Is it expensive to buy an electric car?
For many of us, cost is one of the most important things when buying a car, whether that’s petrol, diesel – or electric. If you’re just dipping your toe into the electric car market, you might have heard they’re expensive. And some were when they first came out. But the good news is that prices are dropping all the time.
Like any car, the cost depends on what you’re after. A swanky model with all the bells and whistles will cost you more than a dependable family car or a zippy little city number. It also depends on whether you choose a lease, PCP or to buy the car outright.
How much will a lease set me back?
You can lease a standard Drive Electric car, like the Renault Zoe, from about £200 a month. If you want something more swish, like a Tesla, you’ll pay at least £450 per month.
With both leasing and PCP (a type of finance plan), you pay a fixed monthly fee to rent the car. Both have limits on the number of miles you can drive, and you might have to pay for any damage.
If you’re leasing, you’ll hand the car back at the end. And with PCP you can buy the car by making a final payment, called a balloon. It’s more flexible but can cost a lot more.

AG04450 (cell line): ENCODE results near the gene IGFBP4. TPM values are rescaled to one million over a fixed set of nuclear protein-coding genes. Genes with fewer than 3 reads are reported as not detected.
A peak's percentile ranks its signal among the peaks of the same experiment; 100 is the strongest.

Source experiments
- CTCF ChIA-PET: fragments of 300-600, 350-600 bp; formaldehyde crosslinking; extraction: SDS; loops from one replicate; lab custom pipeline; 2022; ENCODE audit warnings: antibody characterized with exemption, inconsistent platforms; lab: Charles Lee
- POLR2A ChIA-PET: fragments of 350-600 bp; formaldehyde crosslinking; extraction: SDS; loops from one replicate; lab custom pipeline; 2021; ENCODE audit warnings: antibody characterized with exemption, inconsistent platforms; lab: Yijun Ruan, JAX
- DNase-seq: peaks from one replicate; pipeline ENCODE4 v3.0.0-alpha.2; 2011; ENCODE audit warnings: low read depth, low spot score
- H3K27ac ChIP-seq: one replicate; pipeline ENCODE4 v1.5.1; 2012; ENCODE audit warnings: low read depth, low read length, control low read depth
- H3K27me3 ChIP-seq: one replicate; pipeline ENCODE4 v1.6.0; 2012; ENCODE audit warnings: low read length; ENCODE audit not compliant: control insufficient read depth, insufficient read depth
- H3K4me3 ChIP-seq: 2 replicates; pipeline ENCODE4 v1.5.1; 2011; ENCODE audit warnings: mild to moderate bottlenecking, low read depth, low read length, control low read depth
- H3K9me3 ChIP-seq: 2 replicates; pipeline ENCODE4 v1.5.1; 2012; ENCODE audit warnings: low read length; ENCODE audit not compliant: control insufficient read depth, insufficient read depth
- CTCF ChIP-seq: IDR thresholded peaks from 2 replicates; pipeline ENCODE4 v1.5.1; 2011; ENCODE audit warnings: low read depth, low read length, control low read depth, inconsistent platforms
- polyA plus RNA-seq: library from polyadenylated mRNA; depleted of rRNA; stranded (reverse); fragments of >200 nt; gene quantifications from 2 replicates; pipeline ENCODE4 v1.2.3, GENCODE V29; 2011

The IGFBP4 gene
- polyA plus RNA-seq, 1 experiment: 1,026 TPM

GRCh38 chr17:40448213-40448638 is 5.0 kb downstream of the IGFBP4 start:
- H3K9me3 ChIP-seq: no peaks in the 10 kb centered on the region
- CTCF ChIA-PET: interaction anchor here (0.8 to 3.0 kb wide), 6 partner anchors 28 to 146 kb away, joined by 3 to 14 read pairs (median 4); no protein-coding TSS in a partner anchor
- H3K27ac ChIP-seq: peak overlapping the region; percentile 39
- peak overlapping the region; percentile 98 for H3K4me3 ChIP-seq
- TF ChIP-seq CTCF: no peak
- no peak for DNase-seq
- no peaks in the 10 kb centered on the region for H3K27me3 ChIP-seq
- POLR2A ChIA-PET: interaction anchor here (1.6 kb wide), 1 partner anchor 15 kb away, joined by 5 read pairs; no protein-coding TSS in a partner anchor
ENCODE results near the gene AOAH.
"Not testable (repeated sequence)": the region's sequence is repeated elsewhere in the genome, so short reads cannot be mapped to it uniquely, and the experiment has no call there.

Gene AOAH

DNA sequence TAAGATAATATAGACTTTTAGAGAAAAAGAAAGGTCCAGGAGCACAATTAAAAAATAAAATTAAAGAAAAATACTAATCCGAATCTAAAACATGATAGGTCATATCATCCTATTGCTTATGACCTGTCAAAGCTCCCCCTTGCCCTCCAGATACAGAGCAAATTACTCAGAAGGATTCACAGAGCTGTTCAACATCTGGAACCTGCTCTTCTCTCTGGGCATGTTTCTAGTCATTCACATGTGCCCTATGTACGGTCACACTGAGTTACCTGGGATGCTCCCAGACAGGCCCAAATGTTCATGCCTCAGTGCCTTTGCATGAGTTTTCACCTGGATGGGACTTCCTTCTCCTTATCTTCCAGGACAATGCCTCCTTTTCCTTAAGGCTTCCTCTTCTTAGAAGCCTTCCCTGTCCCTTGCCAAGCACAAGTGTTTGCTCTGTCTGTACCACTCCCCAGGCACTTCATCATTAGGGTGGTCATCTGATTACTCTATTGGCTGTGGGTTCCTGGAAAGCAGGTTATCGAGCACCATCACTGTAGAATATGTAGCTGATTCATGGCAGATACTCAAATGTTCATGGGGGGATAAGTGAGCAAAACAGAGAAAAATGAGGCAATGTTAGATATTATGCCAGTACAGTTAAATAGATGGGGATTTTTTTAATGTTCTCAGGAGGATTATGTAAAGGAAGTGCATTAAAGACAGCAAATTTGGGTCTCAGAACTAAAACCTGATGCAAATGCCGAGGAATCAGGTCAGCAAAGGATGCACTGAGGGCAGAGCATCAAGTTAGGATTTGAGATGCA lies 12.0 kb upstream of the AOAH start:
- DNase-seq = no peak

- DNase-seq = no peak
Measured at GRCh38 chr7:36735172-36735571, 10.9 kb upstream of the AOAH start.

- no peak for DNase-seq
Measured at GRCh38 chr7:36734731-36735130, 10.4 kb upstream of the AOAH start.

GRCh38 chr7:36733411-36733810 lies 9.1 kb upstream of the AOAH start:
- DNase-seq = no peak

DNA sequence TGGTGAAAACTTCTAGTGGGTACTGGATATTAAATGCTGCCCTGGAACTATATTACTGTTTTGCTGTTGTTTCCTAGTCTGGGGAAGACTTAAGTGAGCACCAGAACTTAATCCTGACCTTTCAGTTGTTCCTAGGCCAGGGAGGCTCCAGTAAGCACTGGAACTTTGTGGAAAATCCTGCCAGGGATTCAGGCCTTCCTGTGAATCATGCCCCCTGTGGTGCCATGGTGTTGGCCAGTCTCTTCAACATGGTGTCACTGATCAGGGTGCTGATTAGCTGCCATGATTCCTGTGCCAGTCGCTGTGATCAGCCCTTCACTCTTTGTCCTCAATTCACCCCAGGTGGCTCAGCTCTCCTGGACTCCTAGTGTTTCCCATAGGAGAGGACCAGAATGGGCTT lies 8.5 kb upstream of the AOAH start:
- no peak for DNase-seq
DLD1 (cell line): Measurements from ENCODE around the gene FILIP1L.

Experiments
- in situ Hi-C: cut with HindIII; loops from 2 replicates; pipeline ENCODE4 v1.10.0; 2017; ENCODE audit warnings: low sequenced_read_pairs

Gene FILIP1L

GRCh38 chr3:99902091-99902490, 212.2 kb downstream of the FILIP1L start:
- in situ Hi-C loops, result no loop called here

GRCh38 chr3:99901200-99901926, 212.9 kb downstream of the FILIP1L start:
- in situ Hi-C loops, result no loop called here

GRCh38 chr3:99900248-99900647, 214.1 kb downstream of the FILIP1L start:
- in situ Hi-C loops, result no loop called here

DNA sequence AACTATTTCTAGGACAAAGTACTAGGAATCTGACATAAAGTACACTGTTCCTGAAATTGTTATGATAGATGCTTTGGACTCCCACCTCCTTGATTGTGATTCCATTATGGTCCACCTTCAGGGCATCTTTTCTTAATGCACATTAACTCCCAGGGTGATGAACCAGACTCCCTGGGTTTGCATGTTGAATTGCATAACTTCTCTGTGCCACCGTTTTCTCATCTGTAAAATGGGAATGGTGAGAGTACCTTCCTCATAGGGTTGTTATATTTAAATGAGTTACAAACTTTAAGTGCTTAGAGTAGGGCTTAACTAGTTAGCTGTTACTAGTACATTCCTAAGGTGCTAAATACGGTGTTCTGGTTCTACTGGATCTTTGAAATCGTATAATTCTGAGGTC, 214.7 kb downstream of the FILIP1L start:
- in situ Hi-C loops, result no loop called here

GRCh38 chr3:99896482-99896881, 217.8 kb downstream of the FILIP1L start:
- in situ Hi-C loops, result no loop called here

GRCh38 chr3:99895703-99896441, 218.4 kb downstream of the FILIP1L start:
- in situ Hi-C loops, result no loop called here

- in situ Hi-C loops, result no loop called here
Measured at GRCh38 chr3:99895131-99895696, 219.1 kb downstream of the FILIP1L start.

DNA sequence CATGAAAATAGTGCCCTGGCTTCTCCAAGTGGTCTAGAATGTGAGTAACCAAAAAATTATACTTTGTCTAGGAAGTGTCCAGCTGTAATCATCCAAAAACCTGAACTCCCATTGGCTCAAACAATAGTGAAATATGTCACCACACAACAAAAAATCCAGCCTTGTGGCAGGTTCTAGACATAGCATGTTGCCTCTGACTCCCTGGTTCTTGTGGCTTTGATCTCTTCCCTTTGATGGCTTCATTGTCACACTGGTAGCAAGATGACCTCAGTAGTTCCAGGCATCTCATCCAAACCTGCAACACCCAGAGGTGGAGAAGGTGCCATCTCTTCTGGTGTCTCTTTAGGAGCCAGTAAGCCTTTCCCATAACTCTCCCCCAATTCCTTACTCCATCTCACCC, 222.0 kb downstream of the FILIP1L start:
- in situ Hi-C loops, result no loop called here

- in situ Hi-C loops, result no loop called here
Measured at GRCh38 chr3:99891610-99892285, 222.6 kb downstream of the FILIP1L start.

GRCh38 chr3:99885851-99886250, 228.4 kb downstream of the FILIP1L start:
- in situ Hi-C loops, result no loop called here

What if I want to buy one outright?
You can pick up a smaller car, ideal for whizzing around the city or town, for about £20,000. For something a bit bigger, like a family hatchback, estate or SUV, you’d be looking at anything from £25,000 to £40,000 if you want one with all the jazzy extras.
The premium choices like Tesla start at about £40,000. You’ll find they’re often similarly priced to their petrol-powered equivalents.
Would a second-hand one work for me?
If you just tend to potter about locally, to the shop, on the school run or to visit family nearby, you can pick up an older electric runabout for as little as £4,000. You can still take them on longer journeys if you need to, as well.
If you drive a bit more, if you have a longer commute or live more rurally, you might want something more substantial. You should be able to find a second-hand car like this, where you can drive more than 100 miles on a single charge, from around £10,000.
How much do home charge points cost?
A simple plug-in-and-go charge point is likely to cost about £450, after you take off the government grant. For fancy ones, you could fork out up to £950. But they have extra features like Wi-Fi and Bluetooth. And if you have solar panels, you can even use their energy to charge up your car for free.